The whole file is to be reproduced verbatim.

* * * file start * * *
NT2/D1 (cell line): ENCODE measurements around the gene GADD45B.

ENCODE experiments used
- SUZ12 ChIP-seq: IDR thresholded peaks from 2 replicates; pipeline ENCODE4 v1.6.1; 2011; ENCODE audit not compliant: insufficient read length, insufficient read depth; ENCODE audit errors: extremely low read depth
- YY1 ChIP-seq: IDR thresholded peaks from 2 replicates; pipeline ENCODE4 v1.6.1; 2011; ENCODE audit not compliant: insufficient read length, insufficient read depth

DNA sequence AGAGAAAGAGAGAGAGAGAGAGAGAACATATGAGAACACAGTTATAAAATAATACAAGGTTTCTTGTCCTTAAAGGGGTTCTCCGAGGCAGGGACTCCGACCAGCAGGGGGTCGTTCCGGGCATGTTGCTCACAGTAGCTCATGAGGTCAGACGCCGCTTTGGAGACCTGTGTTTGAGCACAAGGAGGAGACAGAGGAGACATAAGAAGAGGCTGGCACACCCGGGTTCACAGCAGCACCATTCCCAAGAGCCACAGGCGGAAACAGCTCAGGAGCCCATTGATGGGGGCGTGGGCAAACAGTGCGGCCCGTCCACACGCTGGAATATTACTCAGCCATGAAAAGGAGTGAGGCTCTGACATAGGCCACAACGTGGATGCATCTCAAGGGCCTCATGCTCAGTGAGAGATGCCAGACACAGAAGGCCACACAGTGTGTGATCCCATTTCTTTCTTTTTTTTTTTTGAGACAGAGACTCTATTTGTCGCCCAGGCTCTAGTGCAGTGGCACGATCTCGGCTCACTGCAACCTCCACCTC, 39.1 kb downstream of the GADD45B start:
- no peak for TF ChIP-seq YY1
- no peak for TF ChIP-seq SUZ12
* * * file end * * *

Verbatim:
NT2/D1 (cell line): ENCODE measurements around the gene GADD45B.

ENCODE experiments used
- SUZ12 ChIP-seq: IDR thresholded peaks from 2 replicates; pipeline ENCODE4 v1.6.1; 2011; ENCODE audit not compliant: insufficient read length, insufficient read depth; ENCODE audit errors: extremely low read depth
- YY1 ChIP-seq: IDR thresholded peaks from 2 replicates; pipeline ENCODE4 v1.6.1; 2011; ENCODE audit not compliant: insufficient read length, insufficient read depth

DNA sequence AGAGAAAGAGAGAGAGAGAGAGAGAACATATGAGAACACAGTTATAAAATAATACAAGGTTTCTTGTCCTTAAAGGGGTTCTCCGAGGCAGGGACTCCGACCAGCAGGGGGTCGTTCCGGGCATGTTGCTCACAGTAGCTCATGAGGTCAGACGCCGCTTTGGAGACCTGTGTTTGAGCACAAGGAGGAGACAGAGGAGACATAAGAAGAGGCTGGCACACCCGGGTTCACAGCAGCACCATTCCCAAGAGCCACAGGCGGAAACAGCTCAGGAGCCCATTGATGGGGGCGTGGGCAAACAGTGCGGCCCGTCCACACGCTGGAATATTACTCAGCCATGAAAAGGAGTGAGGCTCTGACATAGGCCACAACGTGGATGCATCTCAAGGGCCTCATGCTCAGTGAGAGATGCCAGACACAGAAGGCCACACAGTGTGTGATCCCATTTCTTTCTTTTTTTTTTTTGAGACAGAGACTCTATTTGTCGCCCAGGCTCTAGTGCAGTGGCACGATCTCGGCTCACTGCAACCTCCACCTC, 39.1 kb downstream of the GADD45B start:
- no peak for TF ChIP-seq YY1
- no peak for TF ChIP-seq SUZ12